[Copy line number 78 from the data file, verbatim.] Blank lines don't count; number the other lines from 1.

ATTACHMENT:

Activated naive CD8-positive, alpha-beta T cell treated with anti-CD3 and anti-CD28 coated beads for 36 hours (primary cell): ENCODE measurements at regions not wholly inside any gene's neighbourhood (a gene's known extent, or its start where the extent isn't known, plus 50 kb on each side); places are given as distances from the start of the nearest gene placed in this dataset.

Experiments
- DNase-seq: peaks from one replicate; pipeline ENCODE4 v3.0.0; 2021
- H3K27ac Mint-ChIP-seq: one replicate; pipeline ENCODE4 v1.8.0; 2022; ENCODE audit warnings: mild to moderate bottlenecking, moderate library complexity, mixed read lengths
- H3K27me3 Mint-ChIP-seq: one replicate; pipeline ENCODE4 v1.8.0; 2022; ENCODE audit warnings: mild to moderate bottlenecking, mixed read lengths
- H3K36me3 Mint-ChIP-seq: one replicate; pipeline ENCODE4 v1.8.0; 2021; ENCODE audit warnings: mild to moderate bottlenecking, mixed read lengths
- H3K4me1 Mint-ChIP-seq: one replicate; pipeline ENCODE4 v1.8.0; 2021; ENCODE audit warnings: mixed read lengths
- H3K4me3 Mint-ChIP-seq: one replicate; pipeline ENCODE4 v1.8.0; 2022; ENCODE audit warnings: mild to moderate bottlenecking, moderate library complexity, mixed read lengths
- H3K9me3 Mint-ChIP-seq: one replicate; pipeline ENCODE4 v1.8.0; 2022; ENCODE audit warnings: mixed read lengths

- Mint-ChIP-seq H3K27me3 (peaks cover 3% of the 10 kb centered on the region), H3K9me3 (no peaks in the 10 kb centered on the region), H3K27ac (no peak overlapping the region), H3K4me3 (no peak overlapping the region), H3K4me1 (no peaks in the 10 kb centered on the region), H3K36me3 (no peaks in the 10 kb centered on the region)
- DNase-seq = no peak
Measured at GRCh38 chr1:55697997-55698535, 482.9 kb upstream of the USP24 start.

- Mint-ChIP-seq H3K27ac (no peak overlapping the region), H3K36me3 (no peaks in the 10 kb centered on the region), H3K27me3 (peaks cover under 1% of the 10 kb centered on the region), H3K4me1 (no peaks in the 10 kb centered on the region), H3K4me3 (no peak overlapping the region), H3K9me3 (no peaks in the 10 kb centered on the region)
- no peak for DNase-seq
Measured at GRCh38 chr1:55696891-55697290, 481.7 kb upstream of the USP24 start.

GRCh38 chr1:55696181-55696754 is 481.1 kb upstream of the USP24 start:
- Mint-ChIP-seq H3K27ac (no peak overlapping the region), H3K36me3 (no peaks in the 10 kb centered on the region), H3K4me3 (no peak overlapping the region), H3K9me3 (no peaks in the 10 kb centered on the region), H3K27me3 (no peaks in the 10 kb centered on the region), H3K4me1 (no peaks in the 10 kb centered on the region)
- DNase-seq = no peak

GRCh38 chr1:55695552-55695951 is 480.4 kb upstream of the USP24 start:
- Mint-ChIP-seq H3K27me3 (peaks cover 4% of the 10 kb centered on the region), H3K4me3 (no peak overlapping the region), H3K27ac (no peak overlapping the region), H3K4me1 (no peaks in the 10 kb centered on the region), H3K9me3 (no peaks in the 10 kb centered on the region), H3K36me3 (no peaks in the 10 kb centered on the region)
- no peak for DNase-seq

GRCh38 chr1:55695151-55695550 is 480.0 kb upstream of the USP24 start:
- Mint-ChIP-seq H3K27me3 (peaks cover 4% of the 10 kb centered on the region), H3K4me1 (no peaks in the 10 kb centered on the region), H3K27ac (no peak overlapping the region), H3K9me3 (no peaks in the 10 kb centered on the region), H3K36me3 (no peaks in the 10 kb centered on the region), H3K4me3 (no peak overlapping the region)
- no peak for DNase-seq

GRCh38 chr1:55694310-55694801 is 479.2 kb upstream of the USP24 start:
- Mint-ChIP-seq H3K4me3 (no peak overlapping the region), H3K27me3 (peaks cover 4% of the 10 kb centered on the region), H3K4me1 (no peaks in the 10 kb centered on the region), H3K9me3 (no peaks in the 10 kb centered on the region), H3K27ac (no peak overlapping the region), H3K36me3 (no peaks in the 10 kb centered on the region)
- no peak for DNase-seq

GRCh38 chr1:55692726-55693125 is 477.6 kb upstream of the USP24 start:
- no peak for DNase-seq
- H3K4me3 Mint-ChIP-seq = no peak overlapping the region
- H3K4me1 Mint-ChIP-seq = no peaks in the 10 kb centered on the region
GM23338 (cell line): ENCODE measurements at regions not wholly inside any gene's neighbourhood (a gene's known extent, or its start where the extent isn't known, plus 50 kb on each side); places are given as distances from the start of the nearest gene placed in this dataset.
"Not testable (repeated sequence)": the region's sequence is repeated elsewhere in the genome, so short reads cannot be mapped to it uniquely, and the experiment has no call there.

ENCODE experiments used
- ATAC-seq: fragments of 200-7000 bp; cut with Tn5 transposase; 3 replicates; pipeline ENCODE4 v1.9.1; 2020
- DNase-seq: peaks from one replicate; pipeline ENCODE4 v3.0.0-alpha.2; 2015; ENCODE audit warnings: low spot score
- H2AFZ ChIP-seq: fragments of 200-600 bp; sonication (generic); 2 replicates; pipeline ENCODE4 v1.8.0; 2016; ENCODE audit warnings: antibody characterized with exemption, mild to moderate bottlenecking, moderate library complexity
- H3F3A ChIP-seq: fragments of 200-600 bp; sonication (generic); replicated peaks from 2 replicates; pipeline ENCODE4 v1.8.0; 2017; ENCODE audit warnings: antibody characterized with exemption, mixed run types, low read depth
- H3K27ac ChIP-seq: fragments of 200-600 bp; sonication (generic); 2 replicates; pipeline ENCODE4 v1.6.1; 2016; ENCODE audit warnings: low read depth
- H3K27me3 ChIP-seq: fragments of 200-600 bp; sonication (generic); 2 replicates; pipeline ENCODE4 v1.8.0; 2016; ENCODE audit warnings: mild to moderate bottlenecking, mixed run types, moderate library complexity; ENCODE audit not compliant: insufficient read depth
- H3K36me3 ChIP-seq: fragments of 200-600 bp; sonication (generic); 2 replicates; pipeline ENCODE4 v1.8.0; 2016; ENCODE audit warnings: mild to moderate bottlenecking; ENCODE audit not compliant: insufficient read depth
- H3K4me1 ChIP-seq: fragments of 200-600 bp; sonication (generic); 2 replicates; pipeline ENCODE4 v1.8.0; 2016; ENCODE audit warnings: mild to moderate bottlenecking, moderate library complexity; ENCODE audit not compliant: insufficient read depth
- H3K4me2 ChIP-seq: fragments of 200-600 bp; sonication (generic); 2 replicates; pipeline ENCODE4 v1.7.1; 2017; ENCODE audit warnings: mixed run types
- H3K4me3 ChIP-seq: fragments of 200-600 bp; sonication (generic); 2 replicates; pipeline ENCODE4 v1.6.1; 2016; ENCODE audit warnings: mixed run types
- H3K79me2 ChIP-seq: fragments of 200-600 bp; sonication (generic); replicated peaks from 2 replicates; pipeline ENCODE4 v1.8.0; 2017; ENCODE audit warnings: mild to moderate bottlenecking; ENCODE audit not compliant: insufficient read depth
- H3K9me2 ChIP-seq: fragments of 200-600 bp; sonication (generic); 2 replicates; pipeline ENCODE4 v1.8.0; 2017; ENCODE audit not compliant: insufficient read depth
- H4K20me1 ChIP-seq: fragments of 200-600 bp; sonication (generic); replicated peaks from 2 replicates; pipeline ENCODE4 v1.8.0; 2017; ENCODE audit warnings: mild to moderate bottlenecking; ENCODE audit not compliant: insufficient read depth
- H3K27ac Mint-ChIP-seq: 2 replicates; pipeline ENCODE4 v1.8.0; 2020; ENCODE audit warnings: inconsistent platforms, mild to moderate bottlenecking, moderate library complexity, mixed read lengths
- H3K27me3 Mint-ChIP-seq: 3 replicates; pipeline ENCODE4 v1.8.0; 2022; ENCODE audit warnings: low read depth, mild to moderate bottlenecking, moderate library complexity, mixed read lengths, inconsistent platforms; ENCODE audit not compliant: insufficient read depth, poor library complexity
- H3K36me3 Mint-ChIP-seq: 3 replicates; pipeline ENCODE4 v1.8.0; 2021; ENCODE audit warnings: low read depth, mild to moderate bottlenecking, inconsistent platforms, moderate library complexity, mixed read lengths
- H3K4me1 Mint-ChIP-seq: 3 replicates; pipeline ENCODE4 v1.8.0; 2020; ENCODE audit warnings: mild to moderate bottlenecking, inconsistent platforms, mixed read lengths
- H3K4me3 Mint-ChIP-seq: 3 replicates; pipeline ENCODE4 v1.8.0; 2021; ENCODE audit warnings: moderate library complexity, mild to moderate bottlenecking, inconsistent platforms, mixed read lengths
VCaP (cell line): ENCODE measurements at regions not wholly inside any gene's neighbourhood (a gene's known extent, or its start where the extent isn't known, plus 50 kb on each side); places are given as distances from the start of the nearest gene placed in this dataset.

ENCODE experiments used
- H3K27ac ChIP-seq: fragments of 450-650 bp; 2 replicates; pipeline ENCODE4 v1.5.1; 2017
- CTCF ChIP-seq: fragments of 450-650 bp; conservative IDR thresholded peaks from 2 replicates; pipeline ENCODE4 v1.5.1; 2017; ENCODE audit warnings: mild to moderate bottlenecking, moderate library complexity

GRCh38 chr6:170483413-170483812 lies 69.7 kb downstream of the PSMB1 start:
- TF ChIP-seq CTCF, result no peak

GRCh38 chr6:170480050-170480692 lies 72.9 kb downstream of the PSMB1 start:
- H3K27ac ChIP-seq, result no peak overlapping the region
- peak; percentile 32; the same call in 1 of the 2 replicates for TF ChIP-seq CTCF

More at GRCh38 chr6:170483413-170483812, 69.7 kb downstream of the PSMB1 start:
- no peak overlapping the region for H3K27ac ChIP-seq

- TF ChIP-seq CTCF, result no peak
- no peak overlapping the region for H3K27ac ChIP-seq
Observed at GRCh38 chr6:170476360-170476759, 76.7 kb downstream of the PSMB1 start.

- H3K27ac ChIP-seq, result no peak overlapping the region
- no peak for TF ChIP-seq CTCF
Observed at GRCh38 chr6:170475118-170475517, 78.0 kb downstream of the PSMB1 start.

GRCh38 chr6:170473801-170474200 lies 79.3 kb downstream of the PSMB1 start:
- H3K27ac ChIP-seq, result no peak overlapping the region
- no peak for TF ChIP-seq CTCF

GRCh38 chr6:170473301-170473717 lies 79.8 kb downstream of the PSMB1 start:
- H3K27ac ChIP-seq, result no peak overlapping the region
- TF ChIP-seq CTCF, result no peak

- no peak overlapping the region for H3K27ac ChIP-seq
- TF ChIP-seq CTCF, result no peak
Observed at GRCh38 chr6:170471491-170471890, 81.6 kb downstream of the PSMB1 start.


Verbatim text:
Observed at GRCh38 chr6:170471491-170471890, 81.6 kb downstream of the PSMB1 start.